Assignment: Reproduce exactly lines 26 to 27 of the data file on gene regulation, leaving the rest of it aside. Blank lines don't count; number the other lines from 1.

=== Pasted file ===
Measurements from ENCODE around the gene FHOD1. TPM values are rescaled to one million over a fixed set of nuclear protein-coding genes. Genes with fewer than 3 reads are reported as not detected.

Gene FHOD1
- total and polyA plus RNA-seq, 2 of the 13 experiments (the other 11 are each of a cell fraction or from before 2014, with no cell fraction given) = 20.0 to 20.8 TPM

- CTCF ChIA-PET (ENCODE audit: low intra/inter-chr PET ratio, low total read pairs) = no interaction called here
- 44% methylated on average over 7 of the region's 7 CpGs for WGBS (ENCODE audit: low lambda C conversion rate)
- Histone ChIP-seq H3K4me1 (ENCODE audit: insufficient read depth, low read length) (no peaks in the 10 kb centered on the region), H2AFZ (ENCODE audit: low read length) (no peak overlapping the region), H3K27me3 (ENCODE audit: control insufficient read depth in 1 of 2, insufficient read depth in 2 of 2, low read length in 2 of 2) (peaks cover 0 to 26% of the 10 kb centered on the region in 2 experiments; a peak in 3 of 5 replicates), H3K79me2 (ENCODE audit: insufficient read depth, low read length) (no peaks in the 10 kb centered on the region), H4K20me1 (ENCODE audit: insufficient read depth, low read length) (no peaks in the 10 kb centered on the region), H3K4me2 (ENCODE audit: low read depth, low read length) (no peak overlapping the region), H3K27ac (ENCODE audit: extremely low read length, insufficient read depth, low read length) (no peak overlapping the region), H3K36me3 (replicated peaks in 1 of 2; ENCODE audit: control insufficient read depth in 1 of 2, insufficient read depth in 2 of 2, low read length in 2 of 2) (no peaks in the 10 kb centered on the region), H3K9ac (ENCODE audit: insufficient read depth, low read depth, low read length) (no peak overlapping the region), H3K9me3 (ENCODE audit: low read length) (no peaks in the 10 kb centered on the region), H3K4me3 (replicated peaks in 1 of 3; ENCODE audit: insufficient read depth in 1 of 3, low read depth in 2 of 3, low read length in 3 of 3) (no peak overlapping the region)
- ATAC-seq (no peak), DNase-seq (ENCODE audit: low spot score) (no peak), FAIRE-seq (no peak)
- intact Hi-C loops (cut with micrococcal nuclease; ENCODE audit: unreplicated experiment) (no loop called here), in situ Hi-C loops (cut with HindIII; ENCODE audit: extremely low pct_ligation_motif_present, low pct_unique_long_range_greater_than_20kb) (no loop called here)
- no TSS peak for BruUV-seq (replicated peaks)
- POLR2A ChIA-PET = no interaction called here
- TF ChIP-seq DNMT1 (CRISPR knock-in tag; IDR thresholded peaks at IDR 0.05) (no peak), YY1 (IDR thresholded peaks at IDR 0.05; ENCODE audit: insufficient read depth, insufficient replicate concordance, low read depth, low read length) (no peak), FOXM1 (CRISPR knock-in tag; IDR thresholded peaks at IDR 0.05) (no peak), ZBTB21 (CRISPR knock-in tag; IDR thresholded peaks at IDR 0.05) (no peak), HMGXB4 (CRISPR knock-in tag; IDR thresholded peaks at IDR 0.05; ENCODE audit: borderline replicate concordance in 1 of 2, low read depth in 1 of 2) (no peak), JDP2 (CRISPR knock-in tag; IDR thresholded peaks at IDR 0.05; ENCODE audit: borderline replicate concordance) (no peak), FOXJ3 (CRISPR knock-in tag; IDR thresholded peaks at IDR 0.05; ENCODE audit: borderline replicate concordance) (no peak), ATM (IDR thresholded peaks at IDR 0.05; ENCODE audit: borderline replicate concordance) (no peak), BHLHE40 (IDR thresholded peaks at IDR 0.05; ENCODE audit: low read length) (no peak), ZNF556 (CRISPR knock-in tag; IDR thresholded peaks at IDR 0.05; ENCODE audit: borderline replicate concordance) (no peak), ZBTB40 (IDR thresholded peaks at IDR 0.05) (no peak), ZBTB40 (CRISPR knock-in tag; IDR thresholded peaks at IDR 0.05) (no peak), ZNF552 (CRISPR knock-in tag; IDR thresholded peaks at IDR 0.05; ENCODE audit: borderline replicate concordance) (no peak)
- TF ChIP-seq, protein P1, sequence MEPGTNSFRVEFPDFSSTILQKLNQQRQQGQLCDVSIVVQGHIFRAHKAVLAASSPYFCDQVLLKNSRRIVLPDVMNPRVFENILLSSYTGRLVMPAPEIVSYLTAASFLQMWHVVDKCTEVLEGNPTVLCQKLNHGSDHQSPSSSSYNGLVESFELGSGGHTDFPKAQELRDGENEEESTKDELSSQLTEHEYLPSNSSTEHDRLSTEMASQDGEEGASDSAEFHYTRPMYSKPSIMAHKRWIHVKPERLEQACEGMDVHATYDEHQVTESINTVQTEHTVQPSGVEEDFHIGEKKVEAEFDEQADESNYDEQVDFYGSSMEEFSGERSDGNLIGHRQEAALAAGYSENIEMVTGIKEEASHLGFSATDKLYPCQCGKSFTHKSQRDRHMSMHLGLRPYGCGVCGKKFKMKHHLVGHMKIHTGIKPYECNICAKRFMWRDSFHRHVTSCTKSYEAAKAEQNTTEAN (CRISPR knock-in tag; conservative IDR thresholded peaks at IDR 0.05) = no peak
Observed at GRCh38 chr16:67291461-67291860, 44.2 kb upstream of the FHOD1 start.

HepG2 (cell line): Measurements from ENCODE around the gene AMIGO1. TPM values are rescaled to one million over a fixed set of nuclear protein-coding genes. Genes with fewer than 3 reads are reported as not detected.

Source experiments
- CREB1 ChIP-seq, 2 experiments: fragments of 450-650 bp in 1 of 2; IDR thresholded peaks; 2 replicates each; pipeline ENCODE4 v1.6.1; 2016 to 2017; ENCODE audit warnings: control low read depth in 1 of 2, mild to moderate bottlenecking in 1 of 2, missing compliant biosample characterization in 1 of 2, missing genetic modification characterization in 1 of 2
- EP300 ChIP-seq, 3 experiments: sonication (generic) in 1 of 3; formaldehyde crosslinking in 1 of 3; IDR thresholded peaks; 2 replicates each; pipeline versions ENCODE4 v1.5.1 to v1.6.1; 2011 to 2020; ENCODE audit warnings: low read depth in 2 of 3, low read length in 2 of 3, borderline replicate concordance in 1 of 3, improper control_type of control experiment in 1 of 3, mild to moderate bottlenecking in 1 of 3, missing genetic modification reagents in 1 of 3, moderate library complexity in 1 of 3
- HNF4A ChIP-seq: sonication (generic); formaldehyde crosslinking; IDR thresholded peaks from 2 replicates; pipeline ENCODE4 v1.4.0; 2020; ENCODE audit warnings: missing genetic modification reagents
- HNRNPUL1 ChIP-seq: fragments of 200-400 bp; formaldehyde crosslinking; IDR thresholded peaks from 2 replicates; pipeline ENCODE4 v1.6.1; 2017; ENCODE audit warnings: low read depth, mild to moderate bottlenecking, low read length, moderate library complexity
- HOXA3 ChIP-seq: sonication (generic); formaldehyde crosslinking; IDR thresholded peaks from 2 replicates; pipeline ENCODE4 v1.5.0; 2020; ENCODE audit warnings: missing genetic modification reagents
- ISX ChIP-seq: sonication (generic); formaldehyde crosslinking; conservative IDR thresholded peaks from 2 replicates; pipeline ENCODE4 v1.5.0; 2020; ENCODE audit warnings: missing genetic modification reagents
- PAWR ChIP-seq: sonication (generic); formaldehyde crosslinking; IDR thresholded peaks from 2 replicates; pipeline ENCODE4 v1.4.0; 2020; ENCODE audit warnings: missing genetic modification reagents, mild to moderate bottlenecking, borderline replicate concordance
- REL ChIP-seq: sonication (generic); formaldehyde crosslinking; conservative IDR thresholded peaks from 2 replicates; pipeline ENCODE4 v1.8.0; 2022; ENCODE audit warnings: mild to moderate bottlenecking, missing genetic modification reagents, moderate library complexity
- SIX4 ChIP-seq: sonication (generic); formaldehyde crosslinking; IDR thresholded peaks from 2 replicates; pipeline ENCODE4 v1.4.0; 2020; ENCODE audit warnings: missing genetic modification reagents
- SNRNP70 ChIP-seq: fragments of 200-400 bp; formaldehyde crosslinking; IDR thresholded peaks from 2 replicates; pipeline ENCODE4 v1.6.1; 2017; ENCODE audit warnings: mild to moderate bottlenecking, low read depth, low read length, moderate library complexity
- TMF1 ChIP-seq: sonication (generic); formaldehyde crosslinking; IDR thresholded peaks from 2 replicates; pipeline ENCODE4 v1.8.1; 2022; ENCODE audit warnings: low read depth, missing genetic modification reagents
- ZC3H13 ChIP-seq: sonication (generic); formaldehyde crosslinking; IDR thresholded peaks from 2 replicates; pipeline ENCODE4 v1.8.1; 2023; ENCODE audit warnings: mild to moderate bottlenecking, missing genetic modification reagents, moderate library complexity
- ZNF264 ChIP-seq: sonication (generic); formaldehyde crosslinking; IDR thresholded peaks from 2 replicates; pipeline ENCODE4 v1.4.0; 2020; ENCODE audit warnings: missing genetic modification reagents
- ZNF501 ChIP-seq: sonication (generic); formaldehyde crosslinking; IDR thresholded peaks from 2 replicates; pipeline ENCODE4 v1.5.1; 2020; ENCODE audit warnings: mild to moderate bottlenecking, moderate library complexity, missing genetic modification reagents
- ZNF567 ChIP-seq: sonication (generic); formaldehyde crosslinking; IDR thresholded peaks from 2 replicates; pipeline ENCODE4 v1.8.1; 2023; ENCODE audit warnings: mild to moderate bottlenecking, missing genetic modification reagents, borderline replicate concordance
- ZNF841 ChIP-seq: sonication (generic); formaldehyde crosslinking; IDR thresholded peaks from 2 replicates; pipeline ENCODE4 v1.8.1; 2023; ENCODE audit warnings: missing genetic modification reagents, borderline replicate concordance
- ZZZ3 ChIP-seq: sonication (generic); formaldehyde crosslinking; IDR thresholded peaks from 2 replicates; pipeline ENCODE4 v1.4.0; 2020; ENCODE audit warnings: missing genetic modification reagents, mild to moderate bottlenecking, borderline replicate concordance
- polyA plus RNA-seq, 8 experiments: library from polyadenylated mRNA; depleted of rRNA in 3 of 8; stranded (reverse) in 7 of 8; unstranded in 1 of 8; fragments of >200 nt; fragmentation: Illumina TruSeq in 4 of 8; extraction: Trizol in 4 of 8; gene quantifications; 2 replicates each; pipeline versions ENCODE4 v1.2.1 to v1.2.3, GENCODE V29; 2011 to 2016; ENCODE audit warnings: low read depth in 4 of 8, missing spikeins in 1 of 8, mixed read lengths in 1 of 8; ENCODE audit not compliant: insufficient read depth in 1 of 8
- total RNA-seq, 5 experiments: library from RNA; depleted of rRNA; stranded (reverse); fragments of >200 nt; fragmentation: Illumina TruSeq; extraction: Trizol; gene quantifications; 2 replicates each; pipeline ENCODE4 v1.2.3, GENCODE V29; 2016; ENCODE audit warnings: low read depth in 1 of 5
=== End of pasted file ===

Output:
- TMF1 ChIP-seq: sonication (generic); formaldehyde crosslinking; IDR thresholded peaks from 2 replicates; pipeline ENCODE4 v1.8.1; 2022; ENCODE audit warnings: low read depth, missing genetic modification reagents
- ZC3H13 ChIP-seq: sonication (generic); formaldehyde crosslinking; IDR thresholded peaks from 2 replicates; pipeline ENCODE4 v1.8.1; 2023; ENCODE audit warnings: mild to moderate bottlenecking, missing genetic modification reagents, moderate library complexity